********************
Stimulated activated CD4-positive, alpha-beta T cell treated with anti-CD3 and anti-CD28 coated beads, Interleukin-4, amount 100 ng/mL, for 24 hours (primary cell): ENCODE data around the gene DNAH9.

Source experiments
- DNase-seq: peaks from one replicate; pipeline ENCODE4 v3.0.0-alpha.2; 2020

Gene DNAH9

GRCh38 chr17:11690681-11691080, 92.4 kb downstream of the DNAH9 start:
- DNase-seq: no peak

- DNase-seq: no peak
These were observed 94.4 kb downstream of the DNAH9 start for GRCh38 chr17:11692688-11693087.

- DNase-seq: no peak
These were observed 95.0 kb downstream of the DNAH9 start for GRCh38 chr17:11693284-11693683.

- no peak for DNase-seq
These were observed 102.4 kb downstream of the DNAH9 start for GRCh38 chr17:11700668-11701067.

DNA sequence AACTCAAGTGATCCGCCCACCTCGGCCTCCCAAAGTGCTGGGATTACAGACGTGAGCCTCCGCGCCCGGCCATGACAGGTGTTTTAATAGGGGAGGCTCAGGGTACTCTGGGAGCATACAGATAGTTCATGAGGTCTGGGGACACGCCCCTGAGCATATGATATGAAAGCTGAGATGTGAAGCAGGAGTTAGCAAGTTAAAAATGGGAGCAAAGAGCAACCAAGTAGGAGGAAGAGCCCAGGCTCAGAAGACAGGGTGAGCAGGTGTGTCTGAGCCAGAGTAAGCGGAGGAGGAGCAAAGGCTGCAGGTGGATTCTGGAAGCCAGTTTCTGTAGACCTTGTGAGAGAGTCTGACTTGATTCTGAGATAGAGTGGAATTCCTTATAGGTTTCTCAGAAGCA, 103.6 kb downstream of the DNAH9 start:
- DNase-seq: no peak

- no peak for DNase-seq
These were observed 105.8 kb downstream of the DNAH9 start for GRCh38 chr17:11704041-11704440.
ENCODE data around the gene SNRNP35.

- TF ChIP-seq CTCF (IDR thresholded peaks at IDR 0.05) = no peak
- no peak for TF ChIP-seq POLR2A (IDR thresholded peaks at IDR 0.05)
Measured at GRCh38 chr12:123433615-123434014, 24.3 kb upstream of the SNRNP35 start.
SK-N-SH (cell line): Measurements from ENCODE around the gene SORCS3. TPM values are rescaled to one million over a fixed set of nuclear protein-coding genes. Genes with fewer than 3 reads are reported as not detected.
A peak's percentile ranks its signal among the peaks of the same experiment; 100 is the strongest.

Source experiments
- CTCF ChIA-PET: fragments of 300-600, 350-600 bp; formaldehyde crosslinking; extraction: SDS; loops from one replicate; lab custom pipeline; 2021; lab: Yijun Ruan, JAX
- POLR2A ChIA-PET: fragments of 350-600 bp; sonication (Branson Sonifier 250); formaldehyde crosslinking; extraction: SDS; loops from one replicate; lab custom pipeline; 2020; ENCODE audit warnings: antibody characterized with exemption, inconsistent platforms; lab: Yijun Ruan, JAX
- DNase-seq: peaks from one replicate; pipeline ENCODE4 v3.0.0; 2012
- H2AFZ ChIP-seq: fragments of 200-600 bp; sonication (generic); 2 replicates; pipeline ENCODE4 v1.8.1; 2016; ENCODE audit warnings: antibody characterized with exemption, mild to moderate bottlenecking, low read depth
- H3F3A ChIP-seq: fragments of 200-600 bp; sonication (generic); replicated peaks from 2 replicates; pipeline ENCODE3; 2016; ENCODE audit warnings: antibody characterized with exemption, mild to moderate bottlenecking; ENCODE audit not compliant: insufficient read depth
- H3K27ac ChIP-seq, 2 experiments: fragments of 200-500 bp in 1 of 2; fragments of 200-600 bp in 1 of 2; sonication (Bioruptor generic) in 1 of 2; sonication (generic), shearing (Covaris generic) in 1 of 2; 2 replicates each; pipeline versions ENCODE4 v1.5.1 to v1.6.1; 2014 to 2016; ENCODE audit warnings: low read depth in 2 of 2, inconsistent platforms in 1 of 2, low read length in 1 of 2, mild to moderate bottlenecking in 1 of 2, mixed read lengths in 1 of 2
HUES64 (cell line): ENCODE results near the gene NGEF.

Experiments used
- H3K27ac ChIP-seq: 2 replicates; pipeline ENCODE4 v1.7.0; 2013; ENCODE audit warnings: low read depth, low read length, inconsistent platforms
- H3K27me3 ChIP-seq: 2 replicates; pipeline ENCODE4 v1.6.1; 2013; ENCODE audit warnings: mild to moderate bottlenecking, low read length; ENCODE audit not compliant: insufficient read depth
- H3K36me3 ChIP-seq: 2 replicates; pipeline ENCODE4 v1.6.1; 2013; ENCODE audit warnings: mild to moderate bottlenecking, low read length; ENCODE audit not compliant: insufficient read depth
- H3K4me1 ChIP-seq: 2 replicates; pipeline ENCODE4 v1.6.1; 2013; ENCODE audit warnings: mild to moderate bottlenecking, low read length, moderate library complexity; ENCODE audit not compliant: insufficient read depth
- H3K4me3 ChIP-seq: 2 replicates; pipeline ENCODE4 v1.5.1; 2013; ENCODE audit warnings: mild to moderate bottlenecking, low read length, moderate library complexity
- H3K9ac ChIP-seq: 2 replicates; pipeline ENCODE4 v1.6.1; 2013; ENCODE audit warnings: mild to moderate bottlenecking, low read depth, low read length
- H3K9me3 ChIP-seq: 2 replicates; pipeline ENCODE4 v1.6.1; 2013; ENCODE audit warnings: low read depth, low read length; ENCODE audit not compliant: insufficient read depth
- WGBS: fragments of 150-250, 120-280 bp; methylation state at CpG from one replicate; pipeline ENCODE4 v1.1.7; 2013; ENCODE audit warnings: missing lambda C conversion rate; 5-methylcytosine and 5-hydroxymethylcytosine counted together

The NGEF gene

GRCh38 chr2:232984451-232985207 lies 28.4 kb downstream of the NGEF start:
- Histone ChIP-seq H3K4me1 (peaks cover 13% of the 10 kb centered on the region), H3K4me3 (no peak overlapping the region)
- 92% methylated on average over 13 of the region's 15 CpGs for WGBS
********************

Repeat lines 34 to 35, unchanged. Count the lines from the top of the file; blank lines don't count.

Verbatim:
- H3K36me3 ChIP-seq: 2 replicates; pipeline ENCODE4 v1.6.1; 2013; ENCODE audit warnings: mild to moderate bottlenecking, low read length; ENCODE audit not compliant: insufficient read depth
- H3K4me1 ChIP-seq: 2 replicates; pipeline ENCODE4 v1.6.1; 2013; ENCODE audit warnings: mild to moderate bottlenecking, low read length, moderate library complexity; ENCODE audit not compliant: insufficient read depth